Poetry: “The World Until Yesterday” by Will Walker

For my father

 

You keep him alive with longing and regret,

memory a patient spider lashing someone

once living to that yesterday when his story stopped

 

and you became one of those spirits divorced

from morning sun, riding an iceberg

calved from the land, looking shoreward at dusk.

 

But all the metaphors are pretty, though sad,

and all the cells of your aching body feel only sad,

not pretty, and you are a wobbling top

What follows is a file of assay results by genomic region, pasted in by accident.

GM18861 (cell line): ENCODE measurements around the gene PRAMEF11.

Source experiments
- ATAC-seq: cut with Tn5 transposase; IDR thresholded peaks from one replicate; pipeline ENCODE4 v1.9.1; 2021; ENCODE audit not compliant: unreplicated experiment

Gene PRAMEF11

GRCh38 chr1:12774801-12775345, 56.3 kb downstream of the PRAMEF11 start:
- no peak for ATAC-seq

running down, axis more and more uncertain,

someone cast out in a foreign land

unable to say even Help me, I’m standing

 

on sand in the face of a rising tide, I am bereft

and alone, however you might say that

in your unfamiliar tongue, I am too tired to weep,

 

too late to save anyone, a sack of skin and bones

a-rattle, no one on earth to point me home, no home

in what is known, the rest past words, unknown. 

 


Will Walker lives in San Francisco. He is a former editor of the Haight Ashbury Literary Journal. His book of poems, Wednesday after Lunch, is available on Amazon.

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